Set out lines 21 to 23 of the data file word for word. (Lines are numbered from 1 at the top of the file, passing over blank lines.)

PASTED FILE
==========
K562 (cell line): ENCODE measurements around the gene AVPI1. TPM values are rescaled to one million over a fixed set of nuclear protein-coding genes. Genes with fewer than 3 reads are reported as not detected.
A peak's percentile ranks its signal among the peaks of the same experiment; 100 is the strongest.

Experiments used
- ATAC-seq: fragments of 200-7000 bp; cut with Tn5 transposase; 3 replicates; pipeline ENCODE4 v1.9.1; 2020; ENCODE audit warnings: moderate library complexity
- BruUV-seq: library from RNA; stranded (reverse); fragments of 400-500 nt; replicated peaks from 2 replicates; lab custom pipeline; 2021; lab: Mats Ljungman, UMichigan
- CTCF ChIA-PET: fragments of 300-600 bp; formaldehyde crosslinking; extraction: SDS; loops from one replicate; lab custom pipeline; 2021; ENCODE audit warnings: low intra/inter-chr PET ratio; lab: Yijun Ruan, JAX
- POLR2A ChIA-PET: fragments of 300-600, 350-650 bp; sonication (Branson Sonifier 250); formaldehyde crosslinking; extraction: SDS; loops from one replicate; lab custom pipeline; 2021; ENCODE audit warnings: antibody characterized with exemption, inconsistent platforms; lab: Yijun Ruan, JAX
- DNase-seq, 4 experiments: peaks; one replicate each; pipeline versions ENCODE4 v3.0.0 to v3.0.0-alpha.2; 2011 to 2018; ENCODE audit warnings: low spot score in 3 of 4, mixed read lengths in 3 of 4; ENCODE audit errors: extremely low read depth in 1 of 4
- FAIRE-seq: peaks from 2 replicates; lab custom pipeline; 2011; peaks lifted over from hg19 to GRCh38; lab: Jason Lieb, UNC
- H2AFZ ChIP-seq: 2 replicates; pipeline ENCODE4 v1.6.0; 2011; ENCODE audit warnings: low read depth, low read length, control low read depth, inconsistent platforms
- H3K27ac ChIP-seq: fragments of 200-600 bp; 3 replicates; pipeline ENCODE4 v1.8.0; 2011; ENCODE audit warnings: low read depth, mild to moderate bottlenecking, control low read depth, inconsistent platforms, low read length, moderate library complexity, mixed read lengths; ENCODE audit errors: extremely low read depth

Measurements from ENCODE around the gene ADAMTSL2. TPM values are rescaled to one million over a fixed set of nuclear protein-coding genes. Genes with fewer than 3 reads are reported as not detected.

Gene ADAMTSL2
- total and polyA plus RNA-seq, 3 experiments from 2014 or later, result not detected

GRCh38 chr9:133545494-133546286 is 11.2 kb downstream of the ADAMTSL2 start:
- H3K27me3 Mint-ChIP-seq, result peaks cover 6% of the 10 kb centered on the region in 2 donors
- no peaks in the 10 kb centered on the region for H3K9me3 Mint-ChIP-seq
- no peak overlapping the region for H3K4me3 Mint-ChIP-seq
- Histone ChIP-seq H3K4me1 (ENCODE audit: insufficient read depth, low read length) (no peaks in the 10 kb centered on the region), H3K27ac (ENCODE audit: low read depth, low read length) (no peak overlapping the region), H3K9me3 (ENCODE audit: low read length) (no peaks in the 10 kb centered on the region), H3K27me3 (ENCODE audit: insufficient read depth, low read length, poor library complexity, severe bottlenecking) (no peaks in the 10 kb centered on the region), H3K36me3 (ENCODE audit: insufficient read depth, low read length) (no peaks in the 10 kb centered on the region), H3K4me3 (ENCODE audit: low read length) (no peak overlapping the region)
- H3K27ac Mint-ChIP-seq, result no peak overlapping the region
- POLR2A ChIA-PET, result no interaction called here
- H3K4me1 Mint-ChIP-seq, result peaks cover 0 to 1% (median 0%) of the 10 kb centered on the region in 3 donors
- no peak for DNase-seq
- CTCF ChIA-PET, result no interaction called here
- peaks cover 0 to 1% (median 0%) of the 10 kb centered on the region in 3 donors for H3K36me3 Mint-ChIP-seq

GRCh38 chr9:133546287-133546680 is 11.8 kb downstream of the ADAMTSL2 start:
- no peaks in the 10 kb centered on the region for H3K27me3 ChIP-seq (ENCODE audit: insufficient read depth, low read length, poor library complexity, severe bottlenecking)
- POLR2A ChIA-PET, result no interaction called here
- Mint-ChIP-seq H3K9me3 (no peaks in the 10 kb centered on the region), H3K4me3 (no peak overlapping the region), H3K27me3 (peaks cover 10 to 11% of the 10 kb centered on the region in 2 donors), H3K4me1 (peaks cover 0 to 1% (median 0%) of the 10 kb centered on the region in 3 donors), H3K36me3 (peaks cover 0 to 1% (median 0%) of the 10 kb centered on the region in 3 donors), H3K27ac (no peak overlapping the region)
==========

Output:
- POLR2A ChIA-PET, result no interaction called here
- H3K4me1 Mint-ChIP-seq, result peaks cover 0 to 1% (median 0%) of the 10 kb centered on the region in 3 donors
- no peak for DNase-seq